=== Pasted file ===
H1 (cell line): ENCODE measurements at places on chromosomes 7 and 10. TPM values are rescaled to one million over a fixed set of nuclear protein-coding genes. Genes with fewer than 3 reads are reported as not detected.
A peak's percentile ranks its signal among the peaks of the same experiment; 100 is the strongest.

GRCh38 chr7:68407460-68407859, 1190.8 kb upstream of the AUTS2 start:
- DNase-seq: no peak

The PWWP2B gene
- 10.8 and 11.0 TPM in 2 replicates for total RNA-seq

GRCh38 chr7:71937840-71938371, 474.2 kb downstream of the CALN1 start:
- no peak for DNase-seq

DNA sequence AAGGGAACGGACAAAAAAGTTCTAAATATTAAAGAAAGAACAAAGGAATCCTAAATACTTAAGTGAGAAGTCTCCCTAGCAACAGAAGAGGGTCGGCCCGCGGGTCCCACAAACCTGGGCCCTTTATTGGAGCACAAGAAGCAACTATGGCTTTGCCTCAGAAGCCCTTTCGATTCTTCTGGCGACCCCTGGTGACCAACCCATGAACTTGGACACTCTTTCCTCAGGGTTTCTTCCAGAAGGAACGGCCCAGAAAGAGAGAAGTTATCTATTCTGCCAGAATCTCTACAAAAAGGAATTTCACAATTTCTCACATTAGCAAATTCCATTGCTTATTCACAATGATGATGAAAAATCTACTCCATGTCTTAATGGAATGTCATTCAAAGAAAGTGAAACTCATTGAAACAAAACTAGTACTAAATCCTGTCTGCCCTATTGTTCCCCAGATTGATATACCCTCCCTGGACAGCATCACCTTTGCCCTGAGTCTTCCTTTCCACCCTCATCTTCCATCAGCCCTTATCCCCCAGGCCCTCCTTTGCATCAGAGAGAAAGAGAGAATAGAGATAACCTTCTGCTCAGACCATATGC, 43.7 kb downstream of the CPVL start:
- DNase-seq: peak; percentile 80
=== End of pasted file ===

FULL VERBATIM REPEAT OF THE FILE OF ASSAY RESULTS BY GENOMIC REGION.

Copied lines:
H1 (cell line): ENCODE measurements at places on chromosomes 7 and 10. TPM values are rescaled to one million over a fixed set of nuclear protein-coding genes. Genes with fewer than 3 reads are reported as not detected.
A peak's percentile ranks its signal among the peaks of the same experiment; 100 is the strongest.

GRCh38 chr7:68407460-68407859, 1190.8 kb upstream of the AUTS2 start:
- DNase-seq: no peak

The PWWP2B gene
- 10.8 and 11.0 TPM in 2 replicates for total RNA-seq

GRCh38 chr7:71937840-71938371, 474.2 kb downstream of the CALN1 start:
- no peak for DNase-seq

DNA sequence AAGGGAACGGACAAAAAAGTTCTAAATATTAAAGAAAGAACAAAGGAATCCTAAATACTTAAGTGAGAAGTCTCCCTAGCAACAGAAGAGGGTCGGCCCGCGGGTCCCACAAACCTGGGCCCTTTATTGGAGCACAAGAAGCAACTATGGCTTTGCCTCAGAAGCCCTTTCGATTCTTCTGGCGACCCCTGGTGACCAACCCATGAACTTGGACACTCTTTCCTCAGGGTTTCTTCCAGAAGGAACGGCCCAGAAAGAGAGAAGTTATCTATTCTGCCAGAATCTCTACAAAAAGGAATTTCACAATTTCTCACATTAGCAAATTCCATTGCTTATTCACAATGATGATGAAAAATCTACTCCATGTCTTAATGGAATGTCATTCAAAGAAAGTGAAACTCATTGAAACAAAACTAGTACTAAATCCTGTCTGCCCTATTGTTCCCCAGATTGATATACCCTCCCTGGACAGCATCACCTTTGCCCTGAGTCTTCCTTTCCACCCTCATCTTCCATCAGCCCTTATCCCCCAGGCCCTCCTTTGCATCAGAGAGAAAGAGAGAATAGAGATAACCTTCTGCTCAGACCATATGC, 43.7 kb downstream of the CPVL start:
- DNase-seq: peak; percentile 80